Friday, 7 September 2012

From hero to zero in 12 hours!

Oh I was so pleased with my little Cairn heroine that I decided to take her for a long walk around the beautiful Tamar Lake this morning. We set off at around 7.20 and parked up for the walk about ten minutes later. The sun was shining through a low mist and the lake was beautiful and all was right with the world. I didn't bother with a car parking ticket as I would be back before everything opened up at 9am.

Taken moments before Bonny took off - calm before storm!
I walked Bonny across the dam, got onto the circular path that runs the 3km around the lake and let the little darling off her lead. She immediately ran through a gap in the fence and was gone. I hoped she had just seen a rabbit and would run back any moment - after all she was in an utterly strange place and surely would want to stick with me. But no. Oh I saw her often enough as she dodged in and out of the gorse bushes, shrieking with excitement and causing a rabbit rout.

So I started using all the strategies I have learned for this situation. I walked away on the path for a while. She followed me, but on the wrong side of the fence, with no way to get through. Once I realised that, I returned to where she had gone through, but she just saw that as an invitation to carry on hunting rabbits. I tried walking past her and on down a hill in the same field, so she wouldn't have to find a way out. That worked until I reached the other end and found there was no exit. She, having followed me, worked this out just as I did and by the time I turned to look, she was haring (forgive the pun) back off up the field. This went on for several hours.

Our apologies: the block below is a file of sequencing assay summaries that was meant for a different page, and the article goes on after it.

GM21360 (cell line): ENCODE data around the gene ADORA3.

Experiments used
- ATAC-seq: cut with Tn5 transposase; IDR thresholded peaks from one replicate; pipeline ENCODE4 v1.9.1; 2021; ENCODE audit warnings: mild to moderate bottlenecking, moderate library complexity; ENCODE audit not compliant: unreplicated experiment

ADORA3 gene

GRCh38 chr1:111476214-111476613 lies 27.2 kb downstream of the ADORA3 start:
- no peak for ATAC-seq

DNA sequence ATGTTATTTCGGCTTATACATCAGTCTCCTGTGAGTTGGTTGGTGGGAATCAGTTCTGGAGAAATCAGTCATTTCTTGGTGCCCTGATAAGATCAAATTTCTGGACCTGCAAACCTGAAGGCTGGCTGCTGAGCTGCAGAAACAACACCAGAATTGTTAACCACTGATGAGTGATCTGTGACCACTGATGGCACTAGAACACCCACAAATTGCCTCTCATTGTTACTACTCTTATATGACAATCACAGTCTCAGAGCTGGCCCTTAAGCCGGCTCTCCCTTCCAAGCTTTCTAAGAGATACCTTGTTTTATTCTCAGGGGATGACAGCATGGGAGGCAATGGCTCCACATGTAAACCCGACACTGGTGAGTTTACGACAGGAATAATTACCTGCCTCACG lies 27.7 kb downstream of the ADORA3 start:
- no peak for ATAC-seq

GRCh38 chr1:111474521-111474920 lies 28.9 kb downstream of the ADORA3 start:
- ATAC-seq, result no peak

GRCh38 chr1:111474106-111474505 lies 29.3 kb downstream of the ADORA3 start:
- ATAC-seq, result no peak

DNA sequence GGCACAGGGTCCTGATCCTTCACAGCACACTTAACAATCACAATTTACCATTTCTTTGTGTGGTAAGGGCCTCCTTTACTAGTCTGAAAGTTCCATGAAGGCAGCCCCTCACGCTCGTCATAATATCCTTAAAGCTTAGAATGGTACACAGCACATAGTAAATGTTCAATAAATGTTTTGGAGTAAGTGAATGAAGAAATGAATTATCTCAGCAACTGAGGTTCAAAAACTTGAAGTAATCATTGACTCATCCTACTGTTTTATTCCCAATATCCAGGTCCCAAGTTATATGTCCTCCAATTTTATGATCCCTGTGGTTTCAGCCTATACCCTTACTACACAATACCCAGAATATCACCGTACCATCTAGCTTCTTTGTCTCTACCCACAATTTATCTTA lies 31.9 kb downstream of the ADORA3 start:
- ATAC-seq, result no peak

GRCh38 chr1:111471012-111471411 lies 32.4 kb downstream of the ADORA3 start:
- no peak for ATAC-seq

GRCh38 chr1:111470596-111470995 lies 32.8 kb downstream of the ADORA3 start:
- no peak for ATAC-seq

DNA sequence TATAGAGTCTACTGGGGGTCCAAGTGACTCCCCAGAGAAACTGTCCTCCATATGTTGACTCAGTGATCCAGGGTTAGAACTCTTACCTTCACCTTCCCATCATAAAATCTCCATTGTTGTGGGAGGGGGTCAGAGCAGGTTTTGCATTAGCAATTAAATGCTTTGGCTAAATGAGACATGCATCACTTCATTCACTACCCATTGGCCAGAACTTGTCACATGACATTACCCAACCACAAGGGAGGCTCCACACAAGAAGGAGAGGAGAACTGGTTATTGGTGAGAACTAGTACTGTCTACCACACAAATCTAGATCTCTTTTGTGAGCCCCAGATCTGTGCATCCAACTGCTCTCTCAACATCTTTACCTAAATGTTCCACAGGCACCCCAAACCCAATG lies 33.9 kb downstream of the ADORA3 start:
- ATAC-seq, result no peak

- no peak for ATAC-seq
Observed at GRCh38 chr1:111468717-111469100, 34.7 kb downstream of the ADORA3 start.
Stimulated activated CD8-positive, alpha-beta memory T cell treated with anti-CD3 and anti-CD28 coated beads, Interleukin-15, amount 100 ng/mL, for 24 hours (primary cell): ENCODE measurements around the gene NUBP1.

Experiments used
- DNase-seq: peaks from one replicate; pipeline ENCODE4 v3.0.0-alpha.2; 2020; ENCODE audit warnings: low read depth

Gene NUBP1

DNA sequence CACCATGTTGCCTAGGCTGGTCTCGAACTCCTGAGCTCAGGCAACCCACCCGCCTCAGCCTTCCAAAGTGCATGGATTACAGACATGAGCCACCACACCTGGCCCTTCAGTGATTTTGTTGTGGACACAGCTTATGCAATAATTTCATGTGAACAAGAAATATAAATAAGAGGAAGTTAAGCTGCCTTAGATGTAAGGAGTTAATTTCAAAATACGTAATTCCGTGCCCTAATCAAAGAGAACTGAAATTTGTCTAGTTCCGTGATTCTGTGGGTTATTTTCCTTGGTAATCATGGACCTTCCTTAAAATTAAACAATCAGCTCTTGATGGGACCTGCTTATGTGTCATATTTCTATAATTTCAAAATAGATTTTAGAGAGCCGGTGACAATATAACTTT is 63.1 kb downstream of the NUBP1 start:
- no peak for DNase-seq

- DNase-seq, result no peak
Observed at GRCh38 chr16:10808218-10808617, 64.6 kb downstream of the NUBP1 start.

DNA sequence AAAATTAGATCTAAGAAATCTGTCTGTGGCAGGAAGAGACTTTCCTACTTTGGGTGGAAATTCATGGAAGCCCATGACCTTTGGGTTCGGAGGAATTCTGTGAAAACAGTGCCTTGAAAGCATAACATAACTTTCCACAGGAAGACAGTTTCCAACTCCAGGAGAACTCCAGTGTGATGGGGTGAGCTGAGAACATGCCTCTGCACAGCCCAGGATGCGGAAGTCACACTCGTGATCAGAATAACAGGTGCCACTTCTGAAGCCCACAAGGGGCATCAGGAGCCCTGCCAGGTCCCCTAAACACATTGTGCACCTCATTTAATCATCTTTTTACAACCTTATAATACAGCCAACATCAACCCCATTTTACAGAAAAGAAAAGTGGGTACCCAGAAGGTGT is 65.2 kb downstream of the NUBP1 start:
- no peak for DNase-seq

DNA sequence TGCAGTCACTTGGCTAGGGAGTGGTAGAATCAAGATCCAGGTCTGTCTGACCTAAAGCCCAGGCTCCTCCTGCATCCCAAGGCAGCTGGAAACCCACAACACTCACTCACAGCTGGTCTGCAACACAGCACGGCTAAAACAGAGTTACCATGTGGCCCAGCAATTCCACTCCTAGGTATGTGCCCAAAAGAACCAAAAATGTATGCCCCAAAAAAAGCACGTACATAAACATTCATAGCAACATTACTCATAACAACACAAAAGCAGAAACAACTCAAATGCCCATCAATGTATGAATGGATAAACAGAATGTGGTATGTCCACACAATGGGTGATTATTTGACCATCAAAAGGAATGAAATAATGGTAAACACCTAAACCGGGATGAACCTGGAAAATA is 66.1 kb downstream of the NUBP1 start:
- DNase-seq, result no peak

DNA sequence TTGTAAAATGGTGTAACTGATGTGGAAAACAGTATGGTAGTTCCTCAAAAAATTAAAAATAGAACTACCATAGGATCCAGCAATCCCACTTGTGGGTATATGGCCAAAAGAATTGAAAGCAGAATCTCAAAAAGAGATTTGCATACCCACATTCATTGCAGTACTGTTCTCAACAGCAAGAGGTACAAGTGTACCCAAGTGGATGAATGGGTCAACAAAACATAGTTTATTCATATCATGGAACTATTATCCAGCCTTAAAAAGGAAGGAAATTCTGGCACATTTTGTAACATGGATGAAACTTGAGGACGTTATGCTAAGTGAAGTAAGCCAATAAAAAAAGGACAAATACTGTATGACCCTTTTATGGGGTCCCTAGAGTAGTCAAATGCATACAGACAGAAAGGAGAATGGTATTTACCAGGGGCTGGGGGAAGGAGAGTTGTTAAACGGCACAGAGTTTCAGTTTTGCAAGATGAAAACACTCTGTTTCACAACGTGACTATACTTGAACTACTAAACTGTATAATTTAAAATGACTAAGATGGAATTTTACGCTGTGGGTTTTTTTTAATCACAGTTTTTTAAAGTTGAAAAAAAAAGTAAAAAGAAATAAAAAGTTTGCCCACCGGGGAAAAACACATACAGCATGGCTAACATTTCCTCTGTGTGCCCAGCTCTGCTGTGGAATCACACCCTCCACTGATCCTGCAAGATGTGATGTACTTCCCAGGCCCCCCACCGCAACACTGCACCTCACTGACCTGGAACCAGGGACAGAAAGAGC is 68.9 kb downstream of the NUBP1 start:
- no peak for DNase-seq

I had arranged to have lunch with my former supervisor today and that piled on the pressure as I hadn't brought my phone with me. Added to that I was without money and so couldn't pay for the parking. Fortunately I met some friends at around 10.30 in the same field and they paid for my parking, bought me a bottle of water and promised to phone said supervisor when they returned home. They did try to tempt Bonny out to join their dogs but with little success.

By this time I had climbed a very steep hill at least six times, walked across the dam twice and down the lake path many more times, all to try and get Bonny to follow me without success. I was hot, footsore and seriously peeved with her. Then a young man approached and asked me if I'd lost a small grey dog because there was one running around the car park! Somehow she had got out of the field and crossed the very large dam without me spotting her. I ran over there as more cars were arriving all the time and Bon has little car sense - especially when she is out of her head as she evidently was - acting like a wild creature.

Sure enough, there she was, hesitating near my car. Whilst I stood still working out what move to play next, she spotted me and ran off into a plantation alongside the car park. I couldn't follow her into the undergrowth so I stopped. There is a cafe at the carpark and I was desperate for a wee, so I went in. The friends I met earlier had already informed the very lovely oriental woman running the cafe what was occuring and she not only let me sit in the shade, but gave me a free pot of tea as well.